NEW CASTLE —
February 8, 2012.
Inside the Breslin Center in East Lansing, Mich., Nick Colella waited.
“It’s not the most fun place to play in,” he later joked. “Everything I had worked for, that was it.”
In a late-season Big Ten battle between Michigan State and Penn State — a relatively meaningless game in the standings to the 10-14 Nittany Lions at that point — nothing could have meant more to Colella.
It was a culmination of a four-year effort. It was a goal that others thought unreachable for the New Castle native. But now, it was happening.
After all the time and sacrifice put in, all doubts were put to rest at 6:30 on that early February evening — Nick Colella was starting.
“He drove himself and drove himself,” Nick’s mother, Linda Colella, said. “He knew what he wanted, and he got it. He has a drive and he doesn’t quit.”
That was a high mark in what has been a less-than-conventional college career for Colella. The fifth-year senior has been through it all. When Penn State battles Michigan in its opening matchup in the Big Ten Tournament at 2:30 p.m. today, it will signal the final stages of what has been a wild ride.
Nick was a tireless worker during high school. Along with maintaining solid grades, he worked with his older brothers, Michael and David Jr., for his uncle, Gary Pezzuolo, at his construction business. David went on to play baseball at Westminster College, while Michael attended Slippery Rock University.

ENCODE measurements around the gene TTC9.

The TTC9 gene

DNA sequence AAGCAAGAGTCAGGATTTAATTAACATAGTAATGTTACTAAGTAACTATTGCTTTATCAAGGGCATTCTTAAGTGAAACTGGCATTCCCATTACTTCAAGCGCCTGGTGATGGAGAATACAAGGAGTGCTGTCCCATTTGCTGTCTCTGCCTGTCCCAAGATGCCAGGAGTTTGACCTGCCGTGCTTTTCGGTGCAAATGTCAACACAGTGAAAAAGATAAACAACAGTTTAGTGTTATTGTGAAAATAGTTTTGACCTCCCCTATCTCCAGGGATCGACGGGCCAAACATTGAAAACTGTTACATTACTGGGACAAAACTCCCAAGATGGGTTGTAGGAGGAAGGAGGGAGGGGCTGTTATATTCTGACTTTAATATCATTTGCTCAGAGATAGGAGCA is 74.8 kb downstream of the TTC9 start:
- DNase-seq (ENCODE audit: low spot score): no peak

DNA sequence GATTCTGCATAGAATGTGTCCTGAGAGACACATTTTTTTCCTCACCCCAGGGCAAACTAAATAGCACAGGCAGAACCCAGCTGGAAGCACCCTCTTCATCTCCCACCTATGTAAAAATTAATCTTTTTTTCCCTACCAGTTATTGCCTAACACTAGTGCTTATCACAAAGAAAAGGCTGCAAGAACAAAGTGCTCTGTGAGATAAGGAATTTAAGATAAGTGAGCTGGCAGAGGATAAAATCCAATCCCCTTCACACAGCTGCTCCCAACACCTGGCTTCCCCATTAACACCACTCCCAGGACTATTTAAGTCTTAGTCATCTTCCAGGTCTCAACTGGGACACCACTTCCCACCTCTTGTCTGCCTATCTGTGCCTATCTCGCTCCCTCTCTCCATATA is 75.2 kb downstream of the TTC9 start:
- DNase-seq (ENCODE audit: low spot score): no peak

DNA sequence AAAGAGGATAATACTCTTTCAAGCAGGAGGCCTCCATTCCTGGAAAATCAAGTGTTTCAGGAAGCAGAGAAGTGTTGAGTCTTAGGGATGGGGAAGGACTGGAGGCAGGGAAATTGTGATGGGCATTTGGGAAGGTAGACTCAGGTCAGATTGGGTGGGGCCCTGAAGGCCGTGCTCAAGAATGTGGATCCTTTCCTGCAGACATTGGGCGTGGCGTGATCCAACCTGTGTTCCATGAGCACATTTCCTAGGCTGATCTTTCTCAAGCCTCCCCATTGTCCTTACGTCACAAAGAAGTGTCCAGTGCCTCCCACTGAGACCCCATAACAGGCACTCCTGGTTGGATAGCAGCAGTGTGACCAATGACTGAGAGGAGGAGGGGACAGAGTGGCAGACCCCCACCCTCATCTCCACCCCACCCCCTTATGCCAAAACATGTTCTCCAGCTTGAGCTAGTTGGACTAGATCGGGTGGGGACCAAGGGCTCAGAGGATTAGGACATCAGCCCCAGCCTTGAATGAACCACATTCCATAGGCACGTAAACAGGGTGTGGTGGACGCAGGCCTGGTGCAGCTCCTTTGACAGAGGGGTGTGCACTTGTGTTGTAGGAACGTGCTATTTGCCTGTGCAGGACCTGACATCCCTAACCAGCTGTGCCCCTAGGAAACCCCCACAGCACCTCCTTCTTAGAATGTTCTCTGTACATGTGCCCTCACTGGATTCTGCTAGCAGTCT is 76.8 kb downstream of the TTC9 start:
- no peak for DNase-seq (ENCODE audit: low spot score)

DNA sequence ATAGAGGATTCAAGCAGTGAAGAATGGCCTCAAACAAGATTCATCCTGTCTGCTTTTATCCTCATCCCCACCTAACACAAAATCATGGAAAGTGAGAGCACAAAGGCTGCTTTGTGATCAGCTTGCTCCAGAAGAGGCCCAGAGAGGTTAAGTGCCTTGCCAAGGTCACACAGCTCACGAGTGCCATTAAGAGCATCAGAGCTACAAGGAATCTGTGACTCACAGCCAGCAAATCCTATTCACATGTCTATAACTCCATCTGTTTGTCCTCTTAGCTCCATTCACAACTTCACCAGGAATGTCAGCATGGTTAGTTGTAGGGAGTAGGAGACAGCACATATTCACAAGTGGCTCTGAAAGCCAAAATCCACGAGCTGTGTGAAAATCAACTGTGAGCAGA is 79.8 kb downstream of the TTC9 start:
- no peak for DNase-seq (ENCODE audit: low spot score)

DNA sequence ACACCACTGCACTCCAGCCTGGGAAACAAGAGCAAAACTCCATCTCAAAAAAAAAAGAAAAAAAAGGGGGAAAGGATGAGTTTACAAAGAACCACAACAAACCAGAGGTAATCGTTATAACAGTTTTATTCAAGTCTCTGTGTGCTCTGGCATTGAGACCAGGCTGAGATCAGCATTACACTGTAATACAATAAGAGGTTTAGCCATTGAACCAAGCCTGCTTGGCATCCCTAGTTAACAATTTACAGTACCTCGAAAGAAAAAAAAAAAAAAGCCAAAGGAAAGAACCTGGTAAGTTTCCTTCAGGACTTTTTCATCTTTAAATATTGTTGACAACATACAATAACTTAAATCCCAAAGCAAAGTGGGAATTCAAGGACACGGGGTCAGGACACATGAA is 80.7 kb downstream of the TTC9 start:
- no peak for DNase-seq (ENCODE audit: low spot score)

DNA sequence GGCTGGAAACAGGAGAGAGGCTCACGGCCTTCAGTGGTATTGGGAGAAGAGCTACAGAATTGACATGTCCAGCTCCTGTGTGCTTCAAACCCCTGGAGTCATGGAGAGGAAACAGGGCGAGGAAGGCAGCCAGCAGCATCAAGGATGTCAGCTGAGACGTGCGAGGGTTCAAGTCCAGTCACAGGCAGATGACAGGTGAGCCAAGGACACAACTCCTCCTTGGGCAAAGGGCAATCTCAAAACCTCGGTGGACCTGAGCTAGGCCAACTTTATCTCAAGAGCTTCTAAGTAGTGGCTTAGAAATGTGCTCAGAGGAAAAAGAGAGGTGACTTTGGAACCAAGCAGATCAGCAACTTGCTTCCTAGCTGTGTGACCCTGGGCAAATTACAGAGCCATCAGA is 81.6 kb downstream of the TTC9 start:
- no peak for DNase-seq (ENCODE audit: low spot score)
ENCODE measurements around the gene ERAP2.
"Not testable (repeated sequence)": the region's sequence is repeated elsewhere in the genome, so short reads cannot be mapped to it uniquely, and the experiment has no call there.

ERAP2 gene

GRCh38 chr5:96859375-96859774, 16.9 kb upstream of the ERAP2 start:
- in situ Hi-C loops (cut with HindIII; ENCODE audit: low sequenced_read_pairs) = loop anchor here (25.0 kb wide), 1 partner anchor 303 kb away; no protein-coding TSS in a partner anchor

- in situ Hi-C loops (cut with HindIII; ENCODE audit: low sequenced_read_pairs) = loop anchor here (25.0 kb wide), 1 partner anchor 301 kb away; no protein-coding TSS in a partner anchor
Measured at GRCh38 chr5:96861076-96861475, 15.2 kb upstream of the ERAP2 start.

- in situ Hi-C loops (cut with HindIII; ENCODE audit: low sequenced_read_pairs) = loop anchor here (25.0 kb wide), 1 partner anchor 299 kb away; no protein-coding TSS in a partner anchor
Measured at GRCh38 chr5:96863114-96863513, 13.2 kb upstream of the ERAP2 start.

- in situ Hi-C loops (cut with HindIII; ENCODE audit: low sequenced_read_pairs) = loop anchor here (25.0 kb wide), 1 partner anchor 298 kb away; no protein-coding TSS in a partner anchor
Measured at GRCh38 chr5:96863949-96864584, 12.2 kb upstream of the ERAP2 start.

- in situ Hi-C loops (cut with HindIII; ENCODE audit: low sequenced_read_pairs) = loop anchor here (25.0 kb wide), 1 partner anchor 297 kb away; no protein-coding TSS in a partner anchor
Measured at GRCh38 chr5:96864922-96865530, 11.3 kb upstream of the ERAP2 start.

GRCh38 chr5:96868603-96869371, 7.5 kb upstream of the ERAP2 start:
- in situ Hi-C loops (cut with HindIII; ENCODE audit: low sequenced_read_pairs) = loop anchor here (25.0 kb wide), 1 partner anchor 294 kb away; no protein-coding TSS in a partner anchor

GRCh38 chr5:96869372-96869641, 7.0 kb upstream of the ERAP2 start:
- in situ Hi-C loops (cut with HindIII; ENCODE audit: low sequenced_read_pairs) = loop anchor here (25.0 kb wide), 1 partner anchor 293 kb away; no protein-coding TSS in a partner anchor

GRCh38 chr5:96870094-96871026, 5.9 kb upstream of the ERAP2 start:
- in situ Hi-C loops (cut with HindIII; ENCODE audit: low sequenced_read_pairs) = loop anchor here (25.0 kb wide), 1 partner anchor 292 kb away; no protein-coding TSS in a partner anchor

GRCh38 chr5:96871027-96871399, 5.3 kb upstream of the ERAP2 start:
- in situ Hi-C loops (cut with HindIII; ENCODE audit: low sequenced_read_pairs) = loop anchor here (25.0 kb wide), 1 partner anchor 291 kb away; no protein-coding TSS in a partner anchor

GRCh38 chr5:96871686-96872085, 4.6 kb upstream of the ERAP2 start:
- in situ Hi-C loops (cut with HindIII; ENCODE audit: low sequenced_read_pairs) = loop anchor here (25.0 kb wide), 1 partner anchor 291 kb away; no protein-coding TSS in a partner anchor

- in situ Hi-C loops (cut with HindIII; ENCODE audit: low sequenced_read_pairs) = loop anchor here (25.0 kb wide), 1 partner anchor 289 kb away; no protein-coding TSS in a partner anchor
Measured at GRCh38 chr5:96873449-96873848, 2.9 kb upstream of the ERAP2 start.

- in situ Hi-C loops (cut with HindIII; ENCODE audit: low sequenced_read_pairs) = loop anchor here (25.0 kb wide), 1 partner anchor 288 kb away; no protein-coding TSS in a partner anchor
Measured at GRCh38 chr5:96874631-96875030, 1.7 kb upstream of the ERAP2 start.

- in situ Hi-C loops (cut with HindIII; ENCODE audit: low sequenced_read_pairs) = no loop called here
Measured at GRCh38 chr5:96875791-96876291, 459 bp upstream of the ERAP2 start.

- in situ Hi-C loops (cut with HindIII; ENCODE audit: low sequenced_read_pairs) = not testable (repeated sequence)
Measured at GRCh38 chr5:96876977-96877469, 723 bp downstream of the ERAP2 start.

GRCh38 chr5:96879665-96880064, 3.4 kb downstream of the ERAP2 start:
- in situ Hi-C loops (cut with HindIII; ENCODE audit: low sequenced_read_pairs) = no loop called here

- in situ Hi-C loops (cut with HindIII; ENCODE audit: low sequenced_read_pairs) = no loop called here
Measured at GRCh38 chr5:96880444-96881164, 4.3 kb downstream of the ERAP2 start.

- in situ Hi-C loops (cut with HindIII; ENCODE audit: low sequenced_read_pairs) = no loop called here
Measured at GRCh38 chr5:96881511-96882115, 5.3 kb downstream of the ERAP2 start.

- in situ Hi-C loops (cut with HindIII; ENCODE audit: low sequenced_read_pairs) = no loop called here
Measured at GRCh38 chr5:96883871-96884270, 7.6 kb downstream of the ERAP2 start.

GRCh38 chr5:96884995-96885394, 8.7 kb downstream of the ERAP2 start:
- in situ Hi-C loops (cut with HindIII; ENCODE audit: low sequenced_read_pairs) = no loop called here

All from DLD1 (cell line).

“These kids worked hard during high school,” Linda Colella said. “My oldest, when they first started working there, we would take him on the weekends sometimes at 6 a.m. and sometimes on a Sunday. There was never a problem, even getting them up for school on Monday.”
In his senior year for the Red Hurricane, basketball seemed like the furthest thing from Nick Colella’s mind. Though he played the sport and thrived, averaging 13.1 points a game his final season, Colella had different plans for his future.
“I played baseball, basketball and football at New Castle,” he said. “I thought for sure I would be playing baseball in college. A lot of the letters I got were from Division III schools to play on their baseball teams.”
It wasn’t until he caught the eye of Penn State-Behrend assistant coach Justin Jennings during the summer that Colella’s future took a different path.
“Coach Jennings came up after one of my games I played in a league at Slippery Rock,” Colella said. “He did some research on me and said he was very interested. He gave me all of this information about Behrend and I came up for a visit a month later.”
Colella immediately liked what he saw from the Erie branch campus, enrolling in the school and becoming a member of the basketball team.
“What got me there was seeing a family-like atmosphere,” he said. “It is a great, up-and-coming campus.”
An academic all-conference selection, Colella excelled on and off the court. He played 22 games as a freshman for Behrend, scoring 6.7 points per game. He followed that up by appearing in 16 games off the bench his sophomore season, coming in at 9.8 points and 4.4 rebounds a game.
“As soon as I got to college, I played strictly basketball. It was different focusing on one sport instead of three,” Colella said. “I worked on my shooting and ball handling. In high school, I was in the two- or three-guard spot just shooting. I wanted to work on my handle as well because I knew I’d be playing a one- or two-guard in college.”